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Trading vs. Investing

trading vs. investing

A short video about trading vs. investing and which one I recommend. For some solid advice on investing from one of the greats, check out: The Little Book of Common Sense Investing by John Bogle.

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Scared of the Stock Market? You should be Scared of Inflation

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I’ve recently created a series of short YouTube videos about personal finance. I hope you’ll find them helpful and if you have questions you want me to answer, or tips about how to make them better, please let me know. I’m very new to the YouTube world. Here’s the first one explaining how most people are scared of the stock market, but what they actually should be far more scared of is inflation. If you’re…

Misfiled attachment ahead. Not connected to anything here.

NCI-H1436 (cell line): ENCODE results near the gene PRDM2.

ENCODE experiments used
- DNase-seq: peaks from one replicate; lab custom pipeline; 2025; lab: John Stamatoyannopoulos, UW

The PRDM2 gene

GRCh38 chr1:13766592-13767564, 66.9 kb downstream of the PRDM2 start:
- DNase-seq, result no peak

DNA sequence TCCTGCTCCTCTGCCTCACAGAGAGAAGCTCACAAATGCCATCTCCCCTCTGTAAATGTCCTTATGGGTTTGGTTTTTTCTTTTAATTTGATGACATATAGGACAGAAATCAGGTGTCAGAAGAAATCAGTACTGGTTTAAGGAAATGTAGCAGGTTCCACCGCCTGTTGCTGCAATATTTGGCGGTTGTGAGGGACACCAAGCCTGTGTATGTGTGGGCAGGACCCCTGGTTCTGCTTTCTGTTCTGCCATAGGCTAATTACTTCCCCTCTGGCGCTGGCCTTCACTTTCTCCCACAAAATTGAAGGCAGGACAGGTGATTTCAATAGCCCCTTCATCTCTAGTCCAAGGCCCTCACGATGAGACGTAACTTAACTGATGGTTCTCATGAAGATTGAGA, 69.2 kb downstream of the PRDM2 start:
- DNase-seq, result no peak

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What about Investing in Gold and Silver?

My Old Coworker’s Obsession I remember a few years ago when I worked with a couple guys who were obsessed with buying gold and silver. They were totally and completely convinced that stockpiling these two assets, physically was the best way to put their hard-earned dollars to work. I remember thinking that this seemed like a complicated endeavor because you had to go buy the product and hope you were not getting ripped off, then you…

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Why I Don’t Like Mutual Funds

I was happy to see that Andrew Hallam in his book, The Global Expatriate’s Guide to Investing: From Millionaire Teacher to Millionaire Expat dislikes mutual funds as much as I do. It actually surprises me that more financial gurus, such as Dave Ramsey (from The Total Money Makeover) don’t jump off the mutual fund bandwagon and onto the index investing or dividend stock investing one. Anyway, mutual funds are a pretty terrible investment choice especially…